Please see below and attached.  Both Dr. Wasson and Ann League will be available for in-person interviews as of the 16th and can be reached by phone prior to those dates.



Jason Fults 

Gainesville Loves Mountains 


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Commissioner Lauren Poe

Gainesville City Commission


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Appalachian Emissaries Visit Gainesville on Eve of Mountaintop Removal Vote

Gainesville, FL—September 16-18, 2014—Gainesville Loves Mountains' multi-year campaign to permanently end Gainesville Regional Utilities' (GRU) use of mountaintop removal (MTR) coal is finally coming to a head.

During the September 18th evening meeting of the Gainesville City Commission, Commissioners will vote on a coal policy for GRU that seeks to exclude coal mined using MTR. In April, the Commission voted unanimously in condemnation of MTR and five of seven Commissioners asked GRU and the City Attorney to draft the policy recommended by Commissioner Lauren Poe.

On the eve of this month's vote, two Appalachian anti-MTR activists will visit Gainesville to speak to Commissioners, GRU, and the public on this topic. Dr. Matt Wasson has worked with the organization Appalachian Voices since 2001 and has studied all aspects of the “coal cycle” — from mining, transportation and combustion of coal to the disposal of power plant waste. A nationally recognized authority on MTR coal mining and coal economics, Dr. Wasson has testified before Congress, appears frequently on expert panels, and is a contributor to high-profile media outlets including Huffington Post, Grist, and Daily Kos. Dr. Wasson will be accompanied by Ann League, Tennessee Campaign Coordinator for Appalachian Voices. Ms. League became involved in the campaign to end MTR mining when the 2,200-acre Zeb Mountain mine was permitted near her home in Campbell County, TN.

We've spoken with hundreds of citizens on this issue, and have gathered more than 1,500 petition signatures on this topic. We've also heard from our friends in Appalachia for years now that this practice, perpetuated by coal purchasers like GRU, is depriving them of even basic necessities such as clean drinking water. It's past time for Gainesville to end its relationship with mountaintop removal coal mining, and Commissioner Poe's proposed policy gets us there without negatively affecting GRU ratepayers” said Jason Fults, co-founder of Gainesville Loves Mountains.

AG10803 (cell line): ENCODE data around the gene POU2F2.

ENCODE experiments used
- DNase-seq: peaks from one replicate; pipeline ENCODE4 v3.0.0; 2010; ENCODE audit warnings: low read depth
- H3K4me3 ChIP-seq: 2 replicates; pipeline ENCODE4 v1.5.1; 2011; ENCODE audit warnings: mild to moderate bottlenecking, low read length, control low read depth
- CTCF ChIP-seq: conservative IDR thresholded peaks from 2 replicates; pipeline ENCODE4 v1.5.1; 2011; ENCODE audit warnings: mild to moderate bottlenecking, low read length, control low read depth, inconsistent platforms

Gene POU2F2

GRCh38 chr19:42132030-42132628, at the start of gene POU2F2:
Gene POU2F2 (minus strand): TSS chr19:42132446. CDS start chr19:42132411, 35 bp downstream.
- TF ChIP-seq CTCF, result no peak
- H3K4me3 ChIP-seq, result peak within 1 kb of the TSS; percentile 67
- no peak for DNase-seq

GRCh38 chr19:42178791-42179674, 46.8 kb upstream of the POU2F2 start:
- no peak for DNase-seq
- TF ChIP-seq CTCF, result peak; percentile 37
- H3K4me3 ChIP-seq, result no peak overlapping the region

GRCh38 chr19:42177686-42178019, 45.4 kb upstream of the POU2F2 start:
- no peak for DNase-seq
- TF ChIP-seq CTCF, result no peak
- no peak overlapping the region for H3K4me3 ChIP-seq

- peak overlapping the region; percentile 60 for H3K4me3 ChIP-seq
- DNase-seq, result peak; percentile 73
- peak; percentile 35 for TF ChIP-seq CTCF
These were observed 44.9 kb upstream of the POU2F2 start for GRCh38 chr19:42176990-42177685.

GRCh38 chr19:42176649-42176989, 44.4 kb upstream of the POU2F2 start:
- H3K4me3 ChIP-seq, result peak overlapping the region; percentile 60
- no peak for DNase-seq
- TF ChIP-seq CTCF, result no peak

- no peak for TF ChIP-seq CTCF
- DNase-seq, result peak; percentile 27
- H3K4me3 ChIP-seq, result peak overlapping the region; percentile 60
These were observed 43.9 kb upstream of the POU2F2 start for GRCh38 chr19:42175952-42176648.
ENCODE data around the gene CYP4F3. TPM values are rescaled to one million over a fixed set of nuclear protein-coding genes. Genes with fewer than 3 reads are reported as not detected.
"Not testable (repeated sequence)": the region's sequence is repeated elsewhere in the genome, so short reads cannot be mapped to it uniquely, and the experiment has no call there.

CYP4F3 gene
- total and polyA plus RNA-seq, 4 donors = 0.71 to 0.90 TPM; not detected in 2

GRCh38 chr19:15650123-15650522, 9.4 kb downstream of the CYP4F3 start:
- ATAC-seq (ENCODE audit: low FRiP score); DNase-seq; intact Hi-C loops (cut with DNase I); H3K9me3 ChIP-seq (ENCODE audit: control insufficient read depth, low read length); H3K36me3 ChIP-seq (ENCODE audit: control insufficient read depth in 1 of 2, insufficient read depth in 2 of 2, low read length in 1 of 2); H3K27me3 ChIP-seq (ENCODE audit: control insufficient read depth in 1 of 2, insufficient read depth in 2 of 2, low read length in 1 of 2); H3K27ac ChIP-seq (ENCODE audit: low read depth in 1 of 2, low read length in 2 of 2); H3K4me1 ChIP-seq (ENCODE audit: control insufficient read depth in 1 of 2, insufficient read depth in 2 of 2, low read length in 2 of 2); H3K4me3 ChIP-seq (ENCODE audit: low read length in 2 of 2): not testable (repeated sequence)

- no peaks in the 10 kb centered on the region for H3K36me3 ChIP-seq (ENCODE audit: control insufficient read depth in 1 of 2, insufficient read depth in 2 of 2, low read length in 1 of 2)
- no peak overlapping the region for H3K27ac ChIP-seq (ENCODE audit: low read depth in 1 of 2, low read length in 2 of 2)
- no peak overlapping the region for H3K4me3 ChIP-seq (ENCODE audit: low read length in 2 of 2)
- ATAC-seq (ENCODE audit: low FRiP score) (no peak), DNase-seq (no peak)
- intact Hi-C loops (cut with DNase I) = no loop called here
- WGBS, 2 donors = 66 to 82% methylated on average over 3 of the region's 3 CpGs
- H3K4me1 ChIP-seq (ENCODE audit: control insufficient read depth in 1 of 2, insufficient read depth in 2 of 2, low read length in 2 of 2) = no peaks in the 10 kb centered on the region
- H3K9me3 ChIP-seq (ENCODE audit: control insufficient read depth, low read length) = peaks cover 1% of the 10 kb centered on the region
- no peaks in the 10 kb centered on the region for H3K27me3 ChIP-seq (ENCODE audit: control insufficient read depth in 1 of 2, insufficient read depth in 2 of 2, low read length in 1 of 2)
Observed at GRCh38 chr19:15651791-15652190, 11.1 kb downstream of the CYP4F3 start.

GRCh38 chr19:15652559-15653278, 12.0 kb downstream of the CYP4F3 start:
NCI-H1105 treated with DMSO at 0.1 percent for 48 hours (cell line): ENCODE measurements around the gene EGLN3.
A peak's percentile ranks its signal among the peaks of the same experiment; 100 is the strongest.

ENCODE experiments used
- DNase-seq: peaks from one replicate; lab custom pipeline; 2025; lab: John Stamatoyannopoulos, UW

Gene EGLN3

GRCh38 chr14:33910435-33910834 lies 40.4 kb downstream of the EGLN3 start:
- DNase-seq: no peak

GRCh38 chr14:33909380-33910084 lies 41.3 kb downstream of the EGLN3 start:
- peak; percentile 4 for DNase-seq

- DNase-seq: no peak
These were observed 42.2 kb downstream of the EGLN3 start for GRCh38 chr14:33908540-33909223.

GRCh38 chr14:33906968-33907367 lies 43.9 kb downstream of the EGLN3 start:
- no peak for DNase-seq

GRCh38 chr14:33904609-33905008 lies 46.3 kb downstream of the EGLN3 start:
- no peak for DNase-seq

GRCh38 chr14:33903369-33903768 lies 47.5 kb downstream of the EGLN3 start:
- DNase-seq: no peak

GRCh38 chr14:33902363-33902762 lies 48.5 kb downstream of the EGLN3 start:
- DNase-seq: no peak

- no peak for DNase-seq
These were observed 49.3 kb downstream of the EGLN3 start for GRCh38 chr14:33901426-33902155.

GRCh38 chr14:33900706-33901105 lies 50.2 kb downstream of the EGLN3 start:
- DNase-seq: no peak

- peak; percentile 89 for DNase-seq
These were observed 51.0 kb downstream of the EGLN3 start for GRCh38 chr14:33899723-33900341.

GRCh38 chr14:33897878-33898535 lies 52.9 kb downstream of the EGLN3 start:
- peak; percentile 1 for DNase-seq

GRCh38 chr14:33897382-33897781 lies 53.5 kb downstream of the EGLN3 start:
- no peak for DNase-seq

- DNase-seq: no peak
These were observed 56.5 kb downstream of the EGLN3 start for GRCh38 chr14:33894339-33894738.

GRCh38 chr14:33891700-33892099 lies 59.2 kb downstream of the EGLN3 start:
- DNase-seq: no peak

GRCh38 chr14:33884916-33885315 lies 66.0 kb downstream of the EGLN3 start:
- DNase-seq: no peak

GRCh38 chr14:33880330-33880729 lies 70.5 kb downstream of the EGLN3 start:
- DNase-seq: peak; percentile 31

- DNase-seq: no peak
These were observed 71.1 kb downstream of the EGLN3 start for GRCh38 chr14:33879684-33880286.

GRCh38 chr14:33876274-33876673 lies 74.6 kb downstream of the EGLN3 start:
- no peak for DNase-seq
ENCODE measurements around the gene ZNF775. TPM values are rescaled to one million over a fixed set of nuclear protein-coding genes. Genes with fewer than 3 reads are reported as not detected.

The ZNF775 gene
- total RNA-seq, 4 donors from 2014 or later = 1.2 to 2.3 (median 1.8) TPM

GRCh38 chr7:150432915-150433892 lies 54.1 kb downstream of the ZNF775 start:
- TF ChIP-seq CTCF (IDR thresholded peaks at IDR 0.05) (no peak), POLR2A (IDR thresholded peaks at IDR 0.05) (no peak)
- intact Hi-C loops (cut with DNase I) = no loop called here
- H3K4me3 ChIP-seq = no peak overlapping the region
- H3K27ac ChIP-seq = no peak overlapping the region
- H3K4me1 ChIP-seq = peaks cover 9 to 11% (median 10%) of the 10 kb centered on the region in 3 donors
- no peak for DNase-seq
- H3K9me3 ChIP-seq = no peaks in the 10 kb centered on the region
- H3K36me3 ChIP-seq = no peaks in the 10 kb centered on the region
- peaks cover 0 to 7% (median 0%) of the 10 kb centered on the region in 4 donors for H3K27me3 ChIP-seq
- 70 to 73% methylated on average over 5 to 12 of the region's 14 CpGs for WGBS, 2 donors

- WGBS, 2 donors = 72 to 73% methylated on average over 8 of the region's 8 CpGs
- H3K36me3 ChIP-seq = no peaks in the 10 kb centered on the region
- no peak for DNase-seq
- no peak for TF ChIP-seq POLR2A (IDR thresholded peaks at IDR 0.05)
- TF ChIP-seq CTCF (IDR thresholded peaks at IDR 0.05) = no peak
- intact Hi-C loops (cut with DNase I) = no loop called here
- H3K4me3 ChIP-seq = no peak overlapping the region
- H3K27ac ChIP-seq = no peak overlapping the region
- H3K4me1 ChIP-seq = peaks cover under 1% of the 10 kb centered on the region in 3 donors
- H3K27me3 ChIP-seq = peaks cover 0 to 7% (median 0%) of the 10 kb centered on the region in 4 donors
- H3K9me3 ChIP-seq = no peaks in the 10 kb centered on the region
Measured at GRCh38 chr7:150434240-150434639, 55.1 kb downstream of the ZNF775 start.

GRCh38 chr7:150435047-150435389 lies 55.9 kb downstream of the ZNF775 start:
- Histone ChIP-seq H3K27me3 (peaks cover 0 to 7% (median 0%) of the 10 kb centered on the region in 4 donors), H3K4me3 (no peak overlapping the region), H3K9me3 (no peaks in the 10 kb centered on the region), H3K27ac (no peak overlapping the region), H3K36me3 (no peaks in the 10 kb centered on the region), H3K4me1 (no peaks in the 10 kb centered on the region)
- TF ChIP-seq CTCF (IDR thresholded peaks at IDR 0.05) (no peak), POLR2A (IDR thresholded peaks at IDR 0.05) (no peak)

Dr Wasson commended the Gainesville community for being so forward-thinking on this issue: “Mountaintop removal coal mining tears apart communities, poisons water, pollutes the air and destroys the natural heritage of Appalachia - and worst of all, it’s completely unnecessary. Communities like Gainesville that have long been consumers of mountaintop removal coal have a unique opportunity to help move Appalachia forward through their fuel purchasing decisions.  We look forward to speaking with the City Commissioners about how they can protect both electricity consumers in Gainesville and communities in Appalachia that live with the devastating consequences of mountaintop removal.

In order for Poe's motion to be successful, he'll need the support of at least three other Commissioners. According to Commissioner Poe, “GRU's overall coal consumption has been falling significantly in recent months, and we've already begun the transition away from Appalachian mountaintop removal coal. I think we have a proposed solution to this issue that addresses everyone's concerns, from the social and environmental implications of our fuel choices to the impact of those choices on our customers' utility rates.”

Gainesville Loves Mountains is committed to minimizing the impacts of coal consumption and extraction on Appalachia. In addition to our work to end mountaintop removal, GLM is currently pursuing local policies that will help our community achieve significant energy savings while also strengthening our economy.

Mountaintop removal (MTR) is a highly destructive form of coal mining that removes hundreds of vertical feet of a mountain using heavy explosives in order to access the thin seams of coal underneath. MTR has a devastating impact on the economy, ecology, and communities of Appalachia. To date, more than 500 mountains have been leveled, and nearly 2,000 miles of precious Appalachian headwater streams have been buried and polluted by MTR. To learn more about MTR, visit:



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